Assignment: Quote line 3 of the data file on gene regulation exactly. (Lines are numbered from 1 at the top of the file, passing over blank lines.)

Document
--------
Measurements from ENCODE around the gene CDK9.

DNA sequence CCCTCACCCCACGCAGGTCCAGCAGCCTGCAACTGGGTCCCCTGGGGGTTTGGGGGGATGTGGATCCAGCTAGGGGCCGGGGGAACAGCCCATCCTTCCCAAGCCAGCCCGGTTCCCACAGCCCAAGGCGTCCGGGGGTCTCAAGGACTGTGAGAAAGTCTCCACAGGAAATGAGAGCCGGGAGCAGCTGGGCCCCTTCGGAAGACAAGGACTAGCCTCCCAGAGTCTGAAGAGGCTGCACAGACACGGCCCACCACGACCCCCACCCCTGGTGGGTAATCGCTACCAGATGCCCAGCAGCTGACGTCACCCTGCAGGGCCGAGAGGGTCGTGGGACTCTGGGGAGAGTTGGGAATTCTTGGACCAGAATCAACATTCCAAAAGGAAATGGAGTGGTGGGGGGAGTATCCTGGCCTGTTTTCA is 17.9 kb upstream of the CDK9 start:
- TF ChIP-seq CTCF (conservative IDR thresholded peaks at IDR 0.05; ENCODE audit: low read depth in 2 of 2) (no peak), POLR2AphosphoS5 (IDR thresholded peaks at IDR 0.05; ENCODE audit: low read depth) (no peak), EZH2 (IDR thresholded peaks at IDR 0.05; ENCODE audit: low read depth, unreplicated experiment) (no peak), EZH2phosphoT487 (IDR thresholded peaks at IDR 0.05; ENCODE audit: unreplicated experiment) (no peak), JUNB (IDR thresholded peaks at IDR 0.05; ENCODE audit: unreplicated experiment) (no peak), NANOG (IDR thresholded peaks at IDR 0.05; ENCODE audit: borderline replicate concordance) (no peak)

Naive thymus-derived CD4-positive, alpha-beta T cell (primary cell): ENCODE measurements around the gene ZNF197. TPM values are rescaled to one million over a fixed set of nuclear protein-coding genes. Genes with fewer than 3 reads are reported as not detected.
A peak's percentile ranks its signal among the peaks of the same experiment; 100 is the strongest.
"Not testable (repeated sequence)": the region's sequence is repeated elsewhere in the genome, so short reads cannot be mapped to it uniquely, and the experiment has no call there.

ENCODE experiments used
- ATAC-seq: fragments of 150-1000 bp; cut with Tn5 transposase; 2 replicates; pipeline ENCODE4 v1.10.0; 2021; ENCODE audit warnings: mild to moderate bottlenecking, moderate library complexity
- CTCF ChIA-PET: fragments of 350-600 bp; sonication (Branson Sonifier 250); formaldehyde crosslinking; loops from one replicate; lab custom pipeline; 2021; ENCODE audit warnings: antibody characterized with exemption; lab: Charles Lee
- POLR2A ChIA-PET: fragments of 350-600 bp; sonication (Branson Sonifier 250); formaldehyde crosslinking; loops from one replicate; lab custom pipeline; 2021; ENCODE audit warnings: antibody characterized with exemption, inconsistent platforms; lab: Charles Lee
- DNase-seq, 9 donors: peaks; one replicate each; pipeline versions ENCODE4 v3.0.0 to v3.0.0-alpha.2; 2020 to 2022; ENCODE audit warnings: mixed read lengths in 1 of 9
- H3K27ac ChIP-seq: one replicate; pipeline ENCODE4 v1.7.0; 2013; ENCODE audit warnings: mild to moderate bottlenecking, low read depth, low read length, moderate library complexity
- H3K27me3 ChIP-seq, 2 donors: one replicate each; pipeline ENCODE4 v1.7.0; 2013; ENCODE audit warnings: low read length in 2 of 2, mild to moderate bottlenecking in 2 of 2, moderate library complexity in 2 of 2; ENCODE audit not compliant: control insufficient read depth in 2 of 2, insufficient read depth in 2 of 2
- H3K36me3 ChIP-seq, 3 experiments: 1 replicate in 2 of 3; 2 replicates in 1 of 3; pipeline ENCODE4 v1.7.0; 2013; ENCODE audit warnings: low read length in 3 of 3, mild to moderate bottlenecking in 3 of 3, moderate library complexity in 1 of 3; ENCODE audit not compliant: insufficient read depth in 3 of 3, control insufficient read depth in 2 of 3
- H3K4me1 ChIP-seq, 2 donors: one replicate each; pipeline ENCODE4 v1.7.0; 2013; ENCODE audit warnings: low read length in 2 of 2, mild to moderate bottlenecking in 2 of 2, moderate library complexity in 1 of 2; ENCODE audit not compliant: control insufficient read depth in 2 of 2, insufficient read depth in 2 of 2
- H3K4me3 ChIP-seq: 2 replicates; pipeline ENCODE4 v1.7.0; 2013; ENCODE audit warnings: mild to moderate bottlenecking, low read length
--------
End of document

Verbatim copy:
- TF ChIP-seq CTCF (conservative IDR thresholded peaks at IDR 0.05; ENCODE audit: low read depth in 2 of 2) (no peak), POLR2AphosphoS5 (IDR thresholded peaks at IDR 0.05; ENCODE audit: low read depth) (no peak), EZH2 (IDR thresholded peaks at IDR 0.05; ENCODE audit: low read depth, unreplicated experiment) (no peak), EZH2phosphoT487 (IDR thresholded peaks at IDR 0.05; ENCODE audit: unreplicated experiment) (no peak), JUNB (IDR thresholded peaks at IDR 0.05; ENCODE audit: unreplicated experiment) (no peak), NANOG (IDR thresholded peaks at IDR 0.05; ENCODE audit: borderline replicate concordance) (no peak)